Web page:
Since the ruling, Pentagon prosecutors have invited the families of some of the dead sailors to witness Monday's proceedings, which could still be derailed if Defense Secretary Robert Gates or another Pentagon official withdraws the charges. Reporters were told Thursday to be ready to travel to the base Saturday from Washington, D.C.

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Regulator Says Bailout Overpaid Banks By $76 Billion
2009-02-05 15:41:51

Add this to the list of complaints about the government’s Wall Street bailout: When Washington was buying pieces of banks last year, it may have overpaid, by as much as 30 percent.

A regulator overseeing the government’s $700 billion bailout testified Thursday that the Treasury Department under the Bush administration paid $254 billion for $176 billion of assets - an overpayment of $76 billion.

“Treasury paid substantially more for the assets it purchased under the TARP than their then-current market value,” said Elizabeth Warren, chairwoman of the Congressional Oversight Panel examining the Troubled Asset Relief Program, or TARP. She cited a valuation study as evidence of the overpayment.

The figures were calculated by studying 10 transactions and then extrapolating their results to all of the TARP purchases in 2008, said Warren.

“There may be good policy reasons for overpaying,” said Warren. “But without a clearly delineated reason, we can’t know.”

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Science Found Wanting In Nation's Crime Labs
2009-02-05 15:41:32

Forensic evidence that has helped convict thousands of defendants for nearly a century is often the product of shoddy scientific practices that should be upgraded and standardized, according to accounts of a draft report by the nation’s pre-eminent scientific research group.

The report by the U.S. National Academy of Sciences is to be released this month. People who have seen it say it is a sweeping critique of many forensic methods that the police and prosecutors rely on, including fingerprinting, firearms identification and analysis of bite marks, blood spatter, hair and handwriting.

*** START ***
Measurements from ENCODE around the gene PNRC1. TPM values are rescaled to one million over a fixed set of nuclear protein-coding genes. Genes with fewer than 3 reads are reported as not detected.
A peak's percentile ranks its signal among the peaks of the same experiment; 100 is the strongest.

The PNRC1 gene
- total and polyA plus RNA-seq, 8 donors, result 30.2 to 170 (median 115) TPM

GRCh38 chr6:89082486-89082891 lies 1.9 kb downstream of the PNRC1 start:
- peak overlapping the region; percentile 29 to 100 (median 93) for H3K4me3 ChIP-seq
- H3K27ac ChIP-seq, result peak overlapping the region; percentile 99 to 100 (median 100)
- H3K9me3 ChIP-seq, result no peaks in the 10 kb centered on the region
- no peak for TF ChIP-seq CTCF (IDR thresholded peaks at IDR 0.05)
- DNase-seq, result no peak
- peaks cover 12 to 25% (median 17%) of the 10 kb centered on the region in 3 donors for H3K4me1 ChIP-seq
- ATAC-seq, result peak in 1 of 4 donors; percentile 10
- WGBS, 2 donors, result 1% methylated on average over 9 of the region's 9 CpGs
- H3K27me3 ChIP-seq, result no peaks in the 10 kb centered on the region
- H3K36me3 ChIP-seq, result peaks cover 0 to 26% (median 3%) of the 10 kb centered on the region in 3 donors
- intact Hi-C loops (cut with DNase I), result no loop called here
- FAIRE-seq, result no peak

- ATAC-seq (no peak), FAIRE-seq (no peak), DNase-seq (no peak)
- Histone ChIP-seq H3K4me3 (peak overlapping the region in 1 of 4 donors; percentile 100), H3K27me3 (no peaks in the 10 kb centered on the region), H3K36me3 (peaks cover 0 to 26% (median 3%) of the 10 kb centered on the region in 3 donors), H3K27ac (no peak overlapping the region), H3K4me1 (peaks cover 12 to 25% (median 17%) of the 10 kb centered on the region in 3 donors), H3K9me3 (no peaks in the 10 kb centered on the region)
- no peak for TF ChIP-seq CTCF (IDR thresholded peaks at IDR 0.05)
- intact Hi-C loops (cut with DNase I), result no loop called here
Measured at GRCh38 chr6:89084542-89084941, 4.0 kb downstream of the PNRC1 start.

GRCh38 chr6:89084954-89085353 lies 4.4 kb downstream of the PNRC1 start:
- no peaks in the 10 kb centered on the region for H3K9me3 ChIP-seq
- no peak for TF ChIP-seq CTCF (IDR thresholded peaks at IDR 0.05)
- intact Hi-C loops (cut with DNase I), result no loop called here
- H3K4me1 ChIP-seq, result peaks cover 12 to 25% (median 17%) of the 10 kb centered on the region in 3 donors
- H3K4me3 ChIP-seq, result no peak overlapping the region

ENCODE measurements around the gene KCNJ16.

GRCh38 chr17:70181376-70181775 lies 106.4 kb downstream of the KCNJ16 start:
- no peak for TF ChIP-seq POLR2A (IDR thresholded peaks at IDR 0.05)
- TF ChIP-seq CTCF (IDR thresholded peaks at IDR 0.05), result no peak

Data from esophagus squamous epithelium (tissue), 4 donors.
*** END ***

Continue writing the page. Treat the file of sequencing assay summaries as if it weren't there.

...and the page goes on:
The report says such analyses are often handled by poorly trained technicians who then exaggerate the accuracy of their methods in court. It concludes that Congress should create a federal agency to guarantee the independence of the field, which has been dominated by law enforcement agencies, say forensic professionals, scholars and scientists who have seen review copies of the study. Early reviewers said the report was still subject to change.

The result of a two-year review, the report follows a series of widely publicized crime laboratory failures, including the case of Brandon Mayfield, a lawyer from Portland, Oregon, and Muslim convert who was wrongly arrested in the 2004 terrorist train bombing in Madrid that killed 191 people and wounded 2,000.

American examiners matched Mayfield’s fingerprint to those found at the scene, although Spanish authorities eventually convinced the Federal Bureau of Investigation that its fingerprint identification methods were faulty. Mayfield was released, and the federal government settled with him for $2 million.

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U.S. Factory Orders Continue To Show Weakness
2009-02-05 15:41:01
Orders to factories fell for a record fifth month in December, closing out the worst year for American manufacturers since 2002. Analysts say the deepening recession will mean further weakness in coming months.

The Commerce Department said Thursday that orders dropped by 3.9 percent in December, an even bigger decline than the 3 percent that economists had been expecting. The weakness was widespread with a range of industries from autos to heavy machinery and computers all reporting big declines in demand.

For all of 2008, factory orders rose 0.4 percent, the weakest showing since orders actually fell by 1.8 percent in 2002.

Analysts are forecasting that manufacturers will continue to face hard times in the coming year because of a deepening recession and weakness this has spread worldwide, cutting sharply into demand for exports.

For December, demand for durable goods, products expected to last at least three years, fell by 3 percent, even worse than the 2.6 percent drop that the government initially reported last week.

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FEMA Emergency Meals Sent To Kentucky, Arkansas Had Tainted Peanut Butter
2009-02-05 15:40:12
Kentucky stopped distributing FEMA emergency meal kits for victims of last week's ice storm Thursday after authorities warned that the meals may include packets of peanut butter recalled because of possible salmonella.